Monday, March 31, 2008

Walking with the BotSoccers

Saturday I joined a Georgia Botanical Society field trip at the half-way point. I missed the morning trip to the Nature Conservancy's Black Bluff Preserve where the 40 or so BotSoccers examined that beautiful north slope biome for early spring wildflowers. The Dutchman's Breeches were exuberant. I stopped by for this shot on my way home.

Update, April 6: Richard Ware sent the plant identifications that label the pictures below. Thanks, Richard!

Dutchman's Breeches - Dicentra cucullaria

Wild Blue Phlox - Phlox divaricata

When I caught up with the group they were gathering under the big shelter at the Lock and Dam Park south of Rome, breaking out the coolers, and having lunch -- interrupted occasionally by a question from someone wandering the surrounding lawn and asking about some diminutive plant huddled under and between the grasses.

It took a little determination to pull the curious group from the lawn toward the trail. Along the way they stopped to identify stubborn little green things grasping for soil and water in crevices of the parking lot or ...

Sadie Price's violet - Viola priceana

The first part of the walk was through some large trees such as Shumard oaks, Tulip trees, Mockernut hickories...

Mockernut Hickory - Carya tomentosa

...between lumps of crushed stone on the graveled path.

and maples. This old tree had fallen...

and provided welcome fresh bark to the beavers

Toadshade Trillium - Trillium cuneatum

We climbed past the ancient gravel pit and the metal overlook. I got to talk with Charles Seabrook...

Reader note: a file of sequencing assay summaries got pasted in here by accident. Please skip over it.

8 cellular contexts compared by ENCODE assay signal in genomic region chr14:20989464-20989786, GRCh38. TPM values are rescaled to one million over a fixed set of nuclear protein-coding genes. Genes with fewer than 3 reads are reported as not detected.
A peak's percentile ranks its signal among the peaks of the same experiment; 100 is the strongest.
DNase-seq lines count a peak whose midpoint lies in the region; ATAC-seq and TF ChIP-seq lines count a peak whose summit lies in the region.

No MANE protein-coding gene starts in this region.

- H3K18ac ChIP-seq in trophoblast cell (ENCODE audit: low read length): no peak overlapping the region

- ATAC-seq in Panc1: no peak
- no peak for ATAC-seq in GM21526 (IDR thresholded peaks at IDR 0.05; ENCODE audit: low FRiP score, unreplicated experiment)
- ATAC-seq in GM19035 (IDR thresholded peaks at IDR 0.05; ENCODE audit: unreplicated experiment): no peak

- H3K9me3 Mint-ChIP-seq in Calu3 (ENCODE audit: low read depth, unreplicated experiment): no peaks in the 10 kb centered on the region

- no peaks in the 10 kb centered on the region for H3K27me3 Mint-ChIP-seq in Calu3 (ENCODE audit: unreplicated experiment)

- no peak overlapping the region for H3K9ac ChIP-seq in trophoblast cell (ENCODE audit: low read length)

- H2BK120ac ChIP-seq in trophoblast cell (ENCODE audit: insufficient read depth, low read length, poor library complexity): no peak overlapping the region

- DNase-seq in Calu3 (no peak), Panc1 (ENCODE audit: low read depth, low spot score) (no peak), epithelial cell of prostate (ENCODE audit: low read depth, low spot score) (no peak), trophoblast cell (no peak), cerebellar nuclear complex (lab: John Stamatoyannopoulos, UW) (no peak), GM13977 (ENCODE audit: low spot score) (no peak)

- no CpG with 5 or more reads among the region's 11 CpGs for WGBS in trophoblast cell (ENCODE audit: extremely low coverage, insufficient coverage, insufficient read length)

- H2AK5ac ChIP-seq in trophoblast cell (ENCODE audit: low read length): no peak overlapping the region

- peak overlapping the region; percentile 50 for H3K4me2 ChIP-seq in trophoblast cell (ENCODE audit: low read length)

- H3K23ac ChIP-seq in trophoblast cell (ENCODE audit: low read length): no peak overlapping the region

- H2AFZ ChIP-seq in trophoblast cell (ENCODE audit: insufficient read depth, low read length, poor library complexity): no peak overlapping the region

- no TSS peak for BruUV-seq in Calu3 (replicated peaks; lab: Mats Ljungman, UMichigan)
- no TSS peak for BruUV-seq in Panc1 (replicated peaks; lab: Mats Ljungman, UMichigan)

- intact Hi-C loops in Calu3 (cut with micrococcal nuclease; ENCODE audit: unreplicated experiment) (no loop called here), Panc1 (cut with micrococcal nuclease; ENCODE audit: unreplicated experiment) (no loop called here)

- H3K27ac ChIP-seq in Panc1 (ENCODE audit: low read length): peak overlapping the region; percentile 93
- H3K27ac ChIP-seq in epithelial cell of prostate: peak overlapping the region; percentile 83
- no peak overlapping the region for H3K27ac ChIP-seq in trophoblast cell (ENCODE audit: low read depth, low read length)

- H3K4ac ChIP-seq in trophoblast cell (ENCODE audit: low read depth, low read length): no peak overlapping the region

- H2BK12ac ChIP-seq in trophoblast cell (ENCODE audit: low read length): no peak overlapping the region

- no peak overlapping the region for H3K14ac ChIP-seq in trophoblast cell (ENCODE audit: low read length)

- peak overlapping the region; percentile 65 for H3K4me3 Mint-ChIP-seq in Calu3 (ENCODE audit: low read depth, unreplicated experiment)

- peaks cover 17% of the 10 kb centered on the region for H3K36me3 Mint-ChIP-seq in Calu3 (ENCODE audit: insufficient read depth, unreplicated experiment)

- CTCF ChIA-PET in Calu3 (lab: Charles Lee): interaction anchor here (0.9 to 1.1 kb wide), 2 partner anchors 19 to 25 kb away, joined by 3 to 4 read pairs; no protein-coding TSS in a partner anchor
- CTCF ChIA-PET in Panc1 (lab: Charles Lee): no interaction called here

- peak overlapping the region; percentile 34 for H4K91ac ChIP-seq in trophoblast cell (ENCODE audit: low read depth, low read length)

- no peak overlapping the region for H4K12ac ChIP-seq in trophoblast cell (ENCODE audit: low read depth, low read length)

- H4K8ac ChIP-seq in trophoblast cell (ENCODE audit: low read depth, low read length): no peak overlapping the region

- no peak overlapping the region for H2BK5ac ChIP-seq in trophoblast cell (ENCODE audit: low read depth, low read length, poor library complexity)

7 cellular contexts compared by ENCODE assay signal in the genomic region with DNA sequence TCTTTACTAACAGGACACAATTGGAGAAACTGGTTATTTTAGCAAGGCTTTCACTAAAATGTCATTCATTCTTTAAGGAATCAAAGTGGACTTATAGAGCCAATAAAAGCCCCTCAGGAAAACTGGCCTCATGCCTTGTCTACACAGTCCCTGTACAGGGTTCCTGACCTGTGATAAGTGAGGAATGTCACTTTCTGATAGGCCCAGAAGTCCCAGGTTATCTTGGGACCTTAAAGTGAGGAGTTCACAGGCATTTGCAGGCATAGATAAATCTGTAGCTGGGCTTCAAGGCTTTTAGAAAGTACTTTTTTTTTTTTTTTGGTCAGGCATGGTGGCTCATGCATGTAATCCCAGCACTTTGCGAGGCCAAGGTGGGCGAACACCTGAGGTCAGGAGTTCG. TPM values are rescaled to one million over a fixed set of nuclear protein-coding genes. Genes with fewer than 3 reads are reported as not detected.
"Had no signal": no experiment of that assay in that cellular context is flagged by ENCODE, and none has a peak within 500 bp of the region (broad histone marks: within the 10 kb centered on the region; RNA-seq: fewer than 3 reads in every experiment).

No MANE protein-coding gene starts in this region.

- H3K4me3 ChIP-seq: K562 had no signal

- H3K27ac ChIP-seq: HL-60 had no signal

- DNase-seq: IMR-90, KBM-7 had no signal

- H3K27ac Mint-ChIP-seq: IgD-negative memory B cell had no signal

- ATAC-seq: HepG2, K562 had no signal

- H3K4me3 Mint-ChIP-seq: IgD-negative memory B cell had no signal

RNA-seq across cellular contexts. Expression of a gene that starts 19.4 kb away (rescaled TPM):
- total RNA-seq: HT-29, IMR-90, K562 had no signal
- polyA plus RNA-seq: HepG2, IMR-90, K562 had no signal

... the South Carolina low country native who has been the Atlanta Constitution's nature writer for a decade or more. Interesting fellow. He talked of having telephone operators asking his nationality when he dropped a dime in a pay phone as a homesick underclassman at the University of South Carolina to try to call his home on a coastal island.

I don't remember what Richard called this fellow...

Hoary Puccoon - Lithospermum canescens

... but it caused a bit of a stir in the group of botany enthusiasts. But then anything green with the possible exception of Sprite cans and privet hedge interested them.

One BotSoccer would declare his opinion of a questionable plant on the hillside while another would politely demur. "Nowadays most folks consider that a variety of such and such." "Not me, I think it should be considered a separate species...." Etc.

Richard Ware, my good friend and the leader for this excursion points out the beautifully blooming serviceberry overhanging the river ...

Downy Serviceberry - Amelanchier arborea
Cutleaf Toothworth - Dentaria laciniata
Violet Wood Sorrel - Oxalis violacea

Downy Serviceberry - Amelanchier arborea

... the sweetshrub, the mayapples, and dozens of others. His friend Max wanders away from the group often and calls out occasionally about an interesting find -- sometime a possibly new find for Floyd County, or even the state.

As we crossed a more open area of grasses and briars I caught this pair of Eastern Blues mating.

The north-facing rock-outcropping beyond the primitive camping area is the prize location. My effort at capturing an image of an early and tiny orchid in full bloom failed. But the bloodroot, toothwort...

Cutleaf Toothworth - Dentaria laciniata

and sorrell...

Violet Wood Sorrel - Oxalis violacea

cooperated better.

It was a great walk. I'll update this post with scientific names when I can get Richard or Teresa to help me...hint, hint. (4/6/08 -- Got 'em. Thanks, Richard!)

Today (Sunday) is the trip back to Pigeon Mountain. How I wish I could go. My photos from that wildflower walk last year may be my most popular post of all time. Next weekend many of my family will be together for Don's memorial service. Maybe I can talk a few of them into an excursion to LaFayette to see the bluebells and trillium and trout lilies.


By the Way: Don't forget to get your submissions in to Learning In The Great Outoors, the carnival of environmental education, hosted for April by Barb at The Heart of Harmony. You can use this handy submission form.

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